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Tuesday, May 21, 2013
When sirens sound, think of responders
Most people never think of our police officers and firefighters and the sacrifices they make for us. There is a lot of stress for the families of these men and women who so bravely serve us.
When you see a police officer or firefighter or hear their sirens go off, thank God for them. They do their duty so bravely and courageously.
I appreciate them. Thank God for them.
RUBY C. McCULLEY
Butterflies and killer prices
The Roanoke Times reports that “prominent figures” are, once again, in a tizzy over how to sustainably fund arts and culture programs (“Panel tackles role of arts in the region,” May 9 news story).
Now maybe those figures can explain how the Science Museum recently disclosing that it plans to charge a non-museum member family of four $52 every time it wants to visit the museum and its big-budget butterfly garden is a step toward sustainability. (“Visitors and volunteers will have to work together to keep the butterfly garden intact,” May 17 news story).
Another Taubman Museum in the making?
Right energy goals, but wrong solution
David Banks voiced his preference for goals we can all agree on: affordable, reliable and secure power that also provides us with a livable environment (“Coal is more than yesterday’s fuel,” May 16 commentary). However, his prescriptions are way off base.
Projected additional energy demand can be met through efficiency, the cheapest form of electricity, and policy changes evaluated by the American Council for an Energy-Efficient Economy could save consumers $1.4 trillion in 2030.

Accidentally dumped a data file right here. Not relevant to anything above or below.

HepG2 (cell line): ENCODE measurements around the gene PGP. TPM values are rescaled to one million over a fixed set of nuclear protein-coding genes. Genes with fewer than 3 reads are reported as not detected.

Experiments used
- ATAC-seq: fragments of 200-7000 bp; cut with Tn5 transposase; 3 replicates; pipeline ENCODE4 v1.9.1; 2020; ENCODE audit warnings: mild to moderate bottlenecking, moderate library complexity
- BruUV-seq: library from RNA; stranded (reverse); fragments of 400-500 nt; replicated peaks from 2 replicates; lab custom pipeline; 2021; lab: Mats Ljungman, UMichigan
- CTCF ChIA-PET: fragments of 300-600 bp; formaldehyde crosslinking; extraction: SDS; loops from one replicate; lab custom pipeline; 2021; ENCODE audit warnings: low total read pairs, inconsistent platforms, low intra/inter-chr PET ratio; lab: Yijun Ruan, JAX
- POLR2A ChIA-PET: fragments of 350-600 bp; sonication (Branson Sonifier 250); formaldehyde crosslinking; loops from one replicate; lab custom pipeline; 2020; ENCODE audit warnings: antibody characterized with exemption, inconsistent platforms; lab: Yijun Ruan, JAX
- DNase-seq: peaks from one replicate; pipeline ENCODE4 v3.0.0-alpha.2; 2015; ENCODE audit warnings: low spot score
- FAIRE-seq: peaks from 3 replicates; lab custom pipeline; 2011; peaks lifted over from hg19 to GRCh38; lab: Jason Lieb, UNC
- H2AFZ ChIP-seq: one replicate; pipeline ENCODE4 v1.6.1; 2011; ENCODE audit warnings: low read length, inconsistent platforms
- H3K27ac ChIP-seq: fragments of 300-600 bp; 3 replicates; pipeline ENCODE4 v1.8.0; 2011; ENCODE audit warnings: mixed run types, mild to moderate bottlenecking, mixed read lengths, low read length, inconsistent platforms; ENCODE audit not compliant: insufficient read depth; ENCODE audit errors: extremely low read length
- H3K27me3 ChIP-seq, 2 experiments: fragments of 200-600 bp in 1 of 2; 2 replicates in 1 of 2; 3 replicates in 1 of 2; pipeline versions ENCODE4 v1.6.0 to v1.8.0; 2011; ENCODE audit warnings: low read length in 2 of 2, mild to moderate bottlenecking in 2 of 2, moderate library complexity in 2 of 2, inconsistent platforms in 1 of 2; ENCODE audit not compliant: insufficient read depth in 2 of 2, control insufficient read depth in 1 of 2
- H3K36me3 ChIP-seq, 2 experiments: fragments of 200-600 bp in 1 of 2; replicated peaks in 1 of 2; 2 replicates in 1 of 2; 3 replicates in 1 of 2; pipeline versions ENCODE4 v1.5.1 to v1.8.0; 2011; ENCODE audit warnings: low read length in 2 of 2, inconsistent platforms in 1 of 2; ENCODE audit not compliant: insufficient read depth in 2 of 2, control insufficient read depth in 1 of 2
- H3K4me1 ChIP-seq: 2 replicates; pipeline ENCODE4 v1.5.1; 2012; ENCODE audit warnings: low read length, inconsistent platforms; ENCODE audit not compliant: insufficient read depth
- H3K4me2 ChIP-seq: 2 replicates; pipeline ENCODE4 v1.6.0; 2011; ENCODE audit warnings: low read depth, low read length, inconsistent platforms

By 2018, rooftop solar will produce electricity cheaper than our utility can. The sun is free. It isn’t mined, shipped and burned, and it is produced on-site, without miles of wires from the central plant.
Fossil electricity has inflicted substantial unpaid health and environmental damages. Toxins from coal-fired plants account for 80 percent of the mercury found in fish we can no longer eat.
Released particulates keep Richmond in the running for the city with the worse asthma rate in the country, and the rise in sea levels created by climate change is flooding unheard-of places, like New York’s subway.
Saudi Arabia is investing $100 billion building desert solar. Our Department of Energy is helping design its plans. Let’s follow the kingdom’s example and build renewable power here.
Younger voters aren’t paying attention
Re: Keith Carver’s May 20 letter, “They don’t know? That’s a problem”:
The important question — “Why didn’t you know?” — is not to our representatives and their appointees. Carver and I, who are among the few who think we should pay attention to whom we elect, need to look around.
This weekend, I had occasion to talk with several young people, 20 to 35. Without bringing up politics, none even knew where Benghazi was, much less what might have happened there; what the Internal Revenue Service did; or what an Associated Press phone records seizure was about, or even why they should pay attention to such stuff.
One didn’t even know what an IRS is.
But they vote. Why didn’t they know? Simple, such information wasn’t sufficiently entertaining.
Weather JournalIcy mix moves in this Sunday AM